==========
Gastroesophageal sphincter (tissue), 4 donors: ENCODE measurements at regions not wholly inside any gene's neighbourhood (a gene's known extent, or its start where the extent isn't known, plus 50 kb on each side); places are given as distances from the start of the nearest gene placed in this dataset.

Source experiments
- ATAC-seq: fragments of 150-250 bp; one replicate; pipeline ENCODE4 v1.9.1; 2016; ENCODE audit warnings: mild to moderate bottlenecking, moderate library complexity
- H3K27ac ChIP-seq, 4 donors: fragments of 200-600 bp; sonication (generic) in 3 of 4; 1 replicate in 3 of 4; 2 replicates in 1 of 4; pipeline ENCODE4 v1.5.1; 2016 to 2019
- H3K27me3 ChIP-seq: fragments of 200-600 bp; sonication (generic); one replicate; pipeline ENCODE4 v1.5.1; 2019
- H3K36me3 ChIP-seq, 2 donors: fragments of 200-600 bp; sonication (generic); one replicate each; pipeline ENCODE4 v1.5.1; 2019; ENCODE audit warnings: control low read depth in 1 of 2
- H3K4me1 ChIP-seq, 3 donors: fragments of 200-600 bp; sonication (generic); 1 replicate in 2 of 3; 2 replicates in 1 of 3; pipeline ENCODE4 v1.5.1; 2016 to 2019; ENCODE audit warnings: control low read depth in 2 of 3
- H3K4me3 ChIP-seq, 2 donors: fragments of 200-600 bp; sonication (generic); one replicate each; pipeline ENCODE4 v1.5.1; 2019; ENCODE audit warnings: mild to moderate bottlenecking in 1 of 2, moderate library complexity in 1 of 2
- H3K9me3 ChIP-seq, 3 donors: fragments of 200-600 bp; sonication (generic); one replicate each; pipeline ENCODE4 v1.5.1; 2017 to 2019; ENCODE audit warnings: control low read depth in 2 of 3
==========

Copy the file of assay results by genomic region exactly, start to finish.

Gastroesophageal sphincter (tissue), 4 donors: ENCODE measurements at regions not wholly inside any gene's neighbourhood (a gene's known extent, or its start where the extent isn't known, plus 50 kb on each side); places are given as distances from the start of the nearest gene placed in this dataset.

Source experiments
- ATAC-seq: fragments of 150-250 bp; one replicate; pipeline ENCODE4 v1.9.1; 2016; ENCODE audit warnings: mild to moderate bottlenecking, moderate library complexity
- H3K27ac ChIP-seq, 4 donors: fragments of 200-600 bp; sonication (generic) in 3 of 4; 1 replicate in 3 of 4; 2 replicates in 1 of 4; pipeline ENCODE4 v1.5.1; 2016 to 2019
- H3K27me3 ChIP-seq: fragments of 200-600 bp; sonication (generic); one replicate; pipeline ENCODE4 v1.5.1; 2019
- H3K36me3 ChIP-seq, 2 donors: fragments of 200-600 bp; sonication (generic); one replicate each; pipeline ENCODE4 v1.5.1; 2019; ENCODE audit warnings: control low read depth in 1 of 2
- H3K4me1 ChIP-seq, 3 donors: fragments of 200-600 bp; sonication (generic); 1 replicate in 2 of 3; 2 replicates in 1 of 3; pipeline ENCODE4 v1.5.1; 2016 to 2019; ENCODE audit warnings: control low read depth in 2 of 3
- H3K4me3 ChIP-seq, 2 donors: fragments of 200-600 bp; sonication (generic); one replicate each; pipeline ENCODE4 v1.5.1; 2019; ENCODE audit warnings: mild to moderate bottlenecking in 1 of 2, moderate library complexity in 1 of 2
- H3K9me3 ChIP-seq, 3 donors: fragments of 200-600 bp; sonication (generic); one replicate each; pipeline ENCODE4 v1.5.1; 2017 to 2019; ENCODE audit warnings: control low read depth in 2 of 3